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PORT MORESBY, Papua New Guinea (PNG Post Courier, Nov. 8) – A PGK3 million [US$1 million] factory will be built in the Papua New Guinea town of Wewak to assemble jeepneys despite their declining popularity in the Philippines due to increasing competition and growing pollution concerns.

[PIR editor’s note: Wewak is a town on the northeast coast of Papua New Guinea’s mainland peninsula.]

A groundbreaking ceremony will take place in the East Sepik provincial capital later this month after the arrival of officials from the Philippines Jeepney Manufacturing Corporation, who will operate the factory in a joint venture with local firm Jeepney Papua New Guinea.

Wewak Member of Parliament Kimson Kare and Ambunti-Drekikir colleague Tony Aimo announced yesterday the plant would create 500 new jobs, enable technology transfer from the Philippines to Papua New Guinea and promote a cheap alternative form of transport for the country.

"The president and chief executive officer of the Philippines Jeepney Manufacturing Corporation, Mr. Modesto D Mantuano, and three other senior officials will arrive in Port Moresby on November 15, they will then proceed on to Wewak for the ground breaking ceremony later on during the month," the two Members of Parliament said in a joint statement.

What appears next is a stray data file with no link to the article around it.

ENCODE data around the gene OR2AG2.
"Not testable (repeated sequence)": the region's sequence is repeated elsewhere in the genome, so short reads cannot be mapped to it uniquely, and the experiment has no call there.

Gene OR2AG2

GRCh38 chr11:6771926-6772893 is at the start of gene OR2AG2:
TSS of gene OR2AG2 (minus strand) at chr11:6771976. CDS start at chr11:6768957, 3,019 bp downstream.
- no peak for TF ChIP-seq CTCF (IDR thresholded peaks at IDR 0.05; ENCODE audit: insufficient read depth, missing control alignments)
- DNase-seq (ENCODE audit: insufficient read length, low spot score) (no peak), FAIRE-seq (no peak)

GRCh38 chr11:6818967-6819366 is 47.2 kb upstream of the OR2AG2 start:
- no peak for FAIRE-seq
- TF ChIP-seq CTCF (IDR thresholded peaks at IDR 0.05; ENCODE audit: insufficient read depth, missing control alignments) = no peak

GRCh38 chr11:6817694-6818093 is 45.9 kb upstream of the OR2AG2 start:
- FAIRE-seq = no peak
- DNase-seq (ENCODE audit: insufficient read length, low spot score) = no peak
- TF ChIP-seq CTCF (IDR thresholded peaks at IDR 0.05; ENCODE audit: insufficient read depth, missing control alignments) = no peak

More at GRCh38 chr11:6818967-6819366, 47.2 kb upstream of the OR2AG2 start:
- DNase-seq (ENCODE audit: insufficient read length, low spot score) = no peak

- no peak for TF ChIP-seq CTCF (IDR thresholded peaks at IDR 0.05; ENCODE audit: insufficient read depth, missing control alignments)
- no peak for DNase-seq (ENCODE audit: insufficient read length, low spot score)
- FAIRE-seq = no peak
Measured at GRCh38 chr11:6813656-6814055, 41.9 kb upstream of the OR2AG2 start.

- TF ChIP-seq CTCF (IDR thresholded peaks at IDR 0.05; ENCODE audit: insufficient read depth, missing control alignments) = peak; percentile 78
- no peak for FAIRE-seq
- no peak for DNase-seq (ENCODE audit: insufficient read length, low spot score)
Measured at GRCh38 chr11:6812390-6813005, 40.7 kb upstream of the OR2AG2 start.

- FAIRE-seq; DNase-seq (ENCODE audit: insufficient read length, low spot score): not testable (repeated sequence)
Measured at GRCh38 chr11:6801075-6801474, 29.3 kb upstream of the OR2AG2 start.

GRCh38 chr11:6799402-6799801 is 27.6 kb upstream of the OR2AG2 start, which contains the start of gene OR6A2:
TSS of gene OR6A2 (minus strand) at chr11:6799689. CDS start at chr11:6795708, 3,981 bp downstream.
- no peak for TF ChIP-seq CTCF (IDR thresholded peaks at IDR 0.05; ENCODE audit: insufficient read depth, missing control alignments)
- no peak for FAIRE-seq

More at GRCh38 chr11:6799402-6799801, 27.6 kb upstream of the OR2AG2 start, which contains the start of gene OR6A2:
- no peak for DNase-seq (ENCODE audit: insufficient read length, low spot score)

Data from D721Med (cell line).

The parliamentarians’ praises of the Filipino cultural icon comes two years after Deputy Prime Minister and Transport and Civil Aviation Minister Don Polye expressed similar sentiments while on a visit to the Philippines. "We want an efficient means of transport. The jeepney has the most potential in terms of quality. We want the type of technology we will be able to sustain," he reportedly said in early 2004.

The Kandep Member of Parliament stuck to his guns and a year later, a jeepney began operating as a public motor vehicle on route No. 9 serving Port Moresby residents between the suburbs of Gerehu and Boroko.

While emphasizing that the Wewak factory will promote the automotive industry in Papua New Guinea, Mr. Kare and Mr. Aimo said more details on the technical aspects of the project will be announced during the groundbreaking ceremony.

It is not known if locally-assembled jeepneys from Wewak will only be for the Papua New Guinea market or be exported back to the Philippines, where it is facing an uphill battle in many cities against Japanese-made air-conditioned minivans known as "FXs" – short for the Toyota Tamaraw FX (Toyota Kijang).

The jeepney — a legacy of the Second World War manufactured from jeeps left behind by American troops — has also come under the scrutiny of city municipal governments for its pollution levels and the risk it poses to both passengers and crew.

A World Health Organization funded study on the exposure of a sample population to vehicular emissions in 1990 and 1991 in Manila showed that chronic respiratory symptoms are significantly higher among jeepney drivers than commuters and air-conditioned bus drivers.

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